Unexpected Haven

by Allison

Disclaimer: I didn't create them and Aaron Sorkin's already married, so I'm guessing that means I'll just be borrowing for a while.
Rating: PG. It's clean, but, you know. Just to be safe.
Spoilers: Everything up to "The Drop-In" is fair game, but it won't get too specific.
Archive: If you want it, it's yours.
Author's Note: This is my first all-S/A endeavor (hi, SamAinsley list!). Thanks to Perri who knew uncannily that I was about to write this.

The West Wing was unusually active for a Saturday morning. Even most of the administrative assistants had been called in - with the exception of Donna, who'd been sent on a fact-finding safari to the Library of Congress. As Sam passed Ginger's desk he noticed that she was rubbing her temples tiredly as she spoke on the phone. He paused for a moment to listen in.

"Sure, I can do that," she said wearily into the receiver. "Tell her it'll be there in about a half-hour." She hung up and noticed Sam hovering over her desk. "Do you need something?" she asked, trying noticeably to banish the tiredness from her face.

"Who was that?" he asked solicitously.

"Rebecca from downstairs. Apparently Ms. Hayes called and asked if someone could bring over the testimony from the hearings last night, and Rebecca's busy so she asked me - I was going to send Susan but I just remembered she's not here -"

"Ginger," Sam interrupted before she got much further, "wasn't Ainsley going to come in and go over the testimony with Peter here?"

"She's not coming in," Ginger replied. "Rebecca didn't say why. So can you spare me to run to her apartment?"

Sam frowned. Toby's assistant - and frequently his by extension - looked completely exhausted. "Are you okay?" he asked her gently.

She waved off his concern. "Just a headache. I haven't been sleeping well."

"Are you sure you're not getting sick?"

She shrugged. "I might be. I don't get sick very often though."

He made a snap decision. "I'm not being at all useful here today. You stay and finish up so you can go home and rest, and I'll run the testimony over to Ainsley's." Besides, he thought, that way he could yell at her for stressing his already busy staff running her errands.

"I can't let you do that," Ginger protested. "You have work."

"I haven't worked in two hours," Sam pointed out. "I've been stalking Josh and annoying Toby. He'll thank you for getting rid of me."

She wavered. "Well - if you really want to."

"I do." He grinned at her charmingly. "Now get some rest. I want you gone by the time I get back."

She managed a little, flattered smile in return. "Okay."

By the time Sam reached Ainsley's apartment with a crate of recorded testimony in his arms, it was almost one in the afternoon. He set the crate down and rapped sharply on her door, having slipped in with another tenant and not able to find a bell.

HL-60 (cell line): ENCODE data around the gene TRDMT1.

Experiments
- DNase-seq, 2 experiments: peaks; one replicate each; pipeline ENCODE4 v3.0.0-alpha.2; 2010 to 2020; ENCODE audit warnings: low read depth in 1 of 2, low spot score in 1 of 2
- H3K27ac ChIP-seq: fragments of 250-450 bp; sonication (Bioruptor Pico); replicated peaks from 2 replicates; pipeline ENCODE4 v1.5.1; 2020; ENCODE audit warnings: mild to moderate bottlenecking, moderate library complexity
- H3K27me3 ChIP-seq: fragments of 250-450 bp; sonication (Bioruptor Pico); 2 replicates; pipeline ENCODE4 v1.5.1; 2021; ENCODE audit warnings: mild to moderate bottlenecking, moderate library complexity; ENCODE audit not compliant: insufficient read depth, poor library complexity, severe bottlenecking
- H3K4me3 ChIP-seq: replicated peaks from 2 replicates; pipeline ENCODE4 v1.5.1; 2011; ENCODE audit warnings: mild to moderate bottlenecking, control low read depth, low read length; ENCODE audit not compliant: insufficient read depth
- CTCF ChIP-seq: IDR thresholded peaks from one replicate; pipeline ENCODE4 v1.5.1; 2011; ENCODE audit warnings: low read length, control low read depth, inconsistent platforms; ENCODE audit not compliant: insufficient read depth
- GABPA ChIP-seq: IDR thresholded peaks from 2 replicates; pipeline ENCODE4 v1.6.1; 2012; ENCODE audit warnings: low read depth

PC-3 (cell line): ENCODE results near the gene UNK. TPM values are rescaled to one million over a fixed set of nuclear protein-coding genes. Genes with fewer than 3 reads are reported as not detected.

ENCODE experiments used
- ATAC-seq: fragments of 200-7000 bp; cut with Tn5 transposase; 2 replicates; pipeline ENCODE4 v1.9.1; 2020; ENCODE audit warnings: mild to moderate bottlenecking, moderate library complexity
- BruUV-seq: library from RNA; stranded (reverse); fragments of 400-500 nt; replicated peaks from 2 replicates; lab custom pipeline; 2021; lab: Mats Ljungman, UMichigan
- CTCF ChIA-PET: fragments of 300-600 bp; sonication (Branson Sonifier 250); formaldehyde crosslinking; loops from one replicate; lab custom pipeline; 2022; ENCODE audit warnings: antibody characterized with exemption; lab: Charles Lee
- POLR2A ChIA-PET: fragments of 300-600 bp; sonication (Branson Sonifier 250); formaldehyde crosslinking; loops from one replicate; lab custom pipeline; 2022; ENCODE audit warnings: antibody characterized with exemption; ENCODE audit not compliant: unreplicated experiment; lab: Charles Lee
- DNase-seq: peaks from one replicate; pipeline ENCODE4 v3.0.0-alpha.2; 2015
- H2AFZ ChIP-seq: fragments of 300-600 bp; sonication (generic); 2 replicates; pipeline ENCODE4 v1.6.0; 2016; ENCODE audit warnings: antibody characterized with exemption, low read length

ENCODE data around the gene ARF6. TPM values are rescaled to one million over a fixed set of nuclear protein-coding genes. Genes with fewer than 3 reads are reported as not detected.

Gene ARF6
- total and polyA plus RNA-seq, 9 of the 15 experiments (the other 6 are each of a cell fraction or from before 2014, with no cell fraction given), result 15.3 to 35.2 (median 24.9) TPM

She answered the door in loose-fitting flannel pants and a t-shirt, with her long hair pulled back into a ponytail less neat than usual. "Sam!" she exclaimed in surprise. "What are you doing here?"

He motioned to the crate still sitting on the floor in the hall. "Rebecca was busy so she was going to send Ginger, but Ginger wasn't feeling well and I didn't want her running unnecessary errands." His tone sounded hostile even to him - even though he and Ainsley had formed a tentative truce and he'd forgiven her for her political affiliation, he hadn't quite let go of his resentment toward her for showing him up at every opportunity.

"I'm sorry about that," she said, sounding strained. "I was going to come in, but I couldn't."

He opened his mouth to comment, but stopped himself when he saw her face. It was pinched with either tension or pain, he couldn't tell which, her fair skin was even paler than usual and her lips were bloodless, she had dark bluish smudges under her eyes - which were glassy and shining - and she was biting furiously at the inside of her mouth. He took in her state of dress, her slightly disheveled hair, and the way she was clutching at the doorframe for support. His entire tone and demeanor changed. "Are you sick?"

"No," she said, but she had to gasp the word out. He bent down to get the crate of papers and lifted them carefully past her and into the apartment.

"You don't sound good," he said, turning to face her again in concern. "What's wrong?"

"I'll be fine," she insisted, but he saw her grip tighten on the doorframe until her knuckles whitened, and her posture had shifted so that she was slightly bent over. His eyes darting quickly around the room made several hasty observations - blanket and pillow on the couch, cup of probably tea on the endtable, hot water bottle on the couch near the rumpled blanket - and Ainsley, pale and nearly gasping now with the effort of keeping herself upright.

*I'm a jerk.* Quickly he crossed to her side and wrapped an arm around her waist. "I'm keeping you standing like an insensitive idiot," he rambled as he led her to the couch. "But what do you want, I'm a guy."

"I'm really fine," she insisted as he lowered her onto the couch.

"Sure." He fussed for a moment with the blanket, pulling it up over her legs. "Ainsley, I'm a guy, but I'm not stupid. And this will surprise you to hear, but I did have a fiancee once."

"You did?" She still sounded tight and forced, and he reached out absently and felt her forehead as he talked. It was cold and clammy, as he had expected.

"Yes," he replied. "She was never quite this bad, but close." He felt the hot water bottle. "This is cold, you want me to warm it up?"

A blush spread over her face, not combating the pallor but rather giving her a feverish consumptive look. "Sam, you really don't have to -"